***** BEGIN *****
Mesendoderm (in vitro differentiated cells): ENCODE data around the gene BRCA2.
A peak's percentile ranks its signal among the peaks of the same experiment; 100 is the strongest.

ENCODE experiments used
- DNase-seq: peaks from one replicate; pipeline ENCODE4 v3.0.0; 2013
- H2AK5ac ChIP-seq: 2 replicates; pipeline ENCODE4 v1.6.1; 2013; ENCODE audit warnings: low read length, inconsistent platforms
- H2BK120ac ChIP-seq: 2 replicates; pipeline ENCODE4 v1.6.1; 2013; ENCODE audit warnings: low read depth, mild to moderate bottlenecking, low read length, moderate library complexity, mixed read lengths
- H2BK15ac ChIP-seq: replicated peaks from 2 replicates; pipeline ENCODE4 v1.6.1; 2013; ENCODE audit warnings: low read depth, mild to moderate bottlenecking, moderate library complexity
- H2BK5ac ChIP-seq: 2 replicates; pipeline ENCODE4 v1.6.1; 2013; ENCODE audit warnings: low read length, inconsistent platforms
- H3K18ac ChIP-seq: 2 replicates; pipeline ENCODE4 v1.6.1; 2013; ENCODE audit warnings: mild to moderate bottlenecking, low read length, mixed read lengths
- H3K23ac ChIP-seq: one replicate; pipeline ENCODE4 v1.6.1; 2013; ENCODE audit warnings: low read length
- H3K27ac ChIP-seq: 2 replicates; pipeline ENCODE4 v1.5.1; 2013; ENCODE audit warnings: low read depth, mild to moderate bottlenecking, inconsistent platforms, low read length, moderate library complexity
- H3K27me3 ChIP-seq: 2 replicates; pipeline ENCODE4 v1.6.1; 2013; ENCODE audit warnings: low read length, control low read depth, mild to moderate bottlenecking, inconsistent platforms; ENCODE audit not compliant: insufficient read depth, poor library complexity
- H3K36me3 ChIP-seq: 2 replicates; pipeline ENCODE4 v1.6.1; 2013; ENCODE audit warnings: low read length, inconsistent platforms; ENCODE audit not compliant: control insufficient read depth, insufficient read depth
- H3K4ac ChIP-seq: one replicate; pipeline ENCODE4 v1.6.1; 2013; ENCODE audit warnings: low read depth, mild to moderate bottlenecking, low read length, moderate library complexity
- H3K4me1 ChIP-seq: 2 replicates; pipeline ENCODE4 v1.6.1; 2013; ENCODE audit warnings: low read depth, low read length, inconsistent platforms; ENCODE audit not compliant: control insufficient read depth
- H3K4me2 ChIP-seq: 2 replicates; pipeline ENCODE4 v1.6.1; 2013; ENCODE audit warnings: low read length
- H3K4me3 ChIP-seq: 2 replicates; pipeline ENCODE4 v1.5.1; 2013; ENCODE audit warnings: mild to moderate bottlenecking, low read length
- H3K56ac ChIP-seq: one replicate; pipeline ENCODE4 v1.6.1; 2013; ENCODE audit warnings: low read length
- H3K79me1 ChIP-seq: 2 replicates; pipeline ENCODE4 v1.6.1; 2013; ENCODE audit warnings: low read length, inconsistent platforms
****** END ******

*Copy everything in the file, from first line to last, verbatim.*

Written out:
Mesendoderm (in vitro differentiated cells): ENCODE data around the gene BRCA2.
A peak's percentile ranks its signal among the peaks of the same experiment; 100 is the strongest.

ENCODE experiments used
- DNase-seq: peaks from one replicate; pipeline ENCODE4 v3.0.0; 2013
- H2AK5ac ChIP-seq: 2 replicates; pipeline ENCODE4 v1.6.1; 2013; ENCODE audit warnings: low read length, inconsistent platforms
- H2BK120ac ChIP-seq: 2 replicates; pipeline ENCODE4 v1.6.1; 2013; ENCODE audit warnings: low read depth, mild to moderate bottlenecking, low read length, moderate library complexity, mixed read lengths
- H2BK15ac ChIP-seq: replicated peaks from 2 replicates; pipeline ENCODE4 v1.6.1; 2013; ENCODE audit warnings: low read depth, mild to moderate bottlenecking, moderate library complexity
- H2BK5ac ChIP-seq: 2 replicates; pipeline ENCODE4 v1.6.1; 2013; ENCODE audit warnings: low read length, inconsistent platforms
- H3K18ac ChIP-seq: 2 replicates; pipeline ENCODE4 v1.6.1; 2013; ENCODE audit warnings: mild to moderate bottlenecking, low read length, mixed read lengths
- H3K23ac ChIP-seq: one replicate; pipeline ENCODE4 v1.6.1; 2013; ENCODE audit warnings: low read length
- H3K27ac ChIP-seq: 2 replicates; pipeline ENCODE4 v1.5.1; 2013; ENCODE audit warnings: low read depth, mild to moderate bottlenecking, inconsistent platforms, low read length, moderate library complexity
- H3K27me3 ChIP-seq: 2 replicates; pipeline ENCODE4 v1.6.1; 2013; ENCODE audit warnings: low read length, control low read depth, mild to moderate bottlenecking, inconsistent platforms; ENCODE audit not compliant: insufficient read depth, poor library complexity
- H3K36me3 ChIP-seq: 2 replicates; pipeline ENCODE4 v1.6.1; 2013; ENCODE audit warnings: low read length, inconsistent platforms; ENCODE audit not compliant: control insufficient read depth, insufficient read depth
- H3K4ac ChIP-seq: one replicate; pipeline ENCODE4 v1.6.1; 2013; ENCODE audit warnings: low read depth, mild to moderate bottlenecking, low read length, moderate library complexity
- H3K4me1 ChIP-seq: 2 replicates; pipeline ENCODE4 v1.6.1; 2013; ENCODE audit warnings: low read depth, low read length, inconsistent platforms; ENCODE audit not compliant: control insufficient read depth
- H3K4me2 ChIP-seq: 2 replicates; pipeline ENCODE4 v1.6.1; 2013; ENCODE audit warnings: low read length
- H3K4me3 ChIP-seq: 2 replicates; pipeline ENCODE4 v1.5.1; 2013; ENCODE audit warnings: mild to moderate bottlenecking, low read length
- H3K56ac ChIP-seq: one replicate; pipeline ENCODE4 v1.6.1; 2013; ENCODE audit warnings: low read length
- H3K79me1 ChIP-seq: 2 replicates; pipeline ENCODE4 v1.6.1; 2013; ENCODE audit warnings: low read length, inconsistent platforms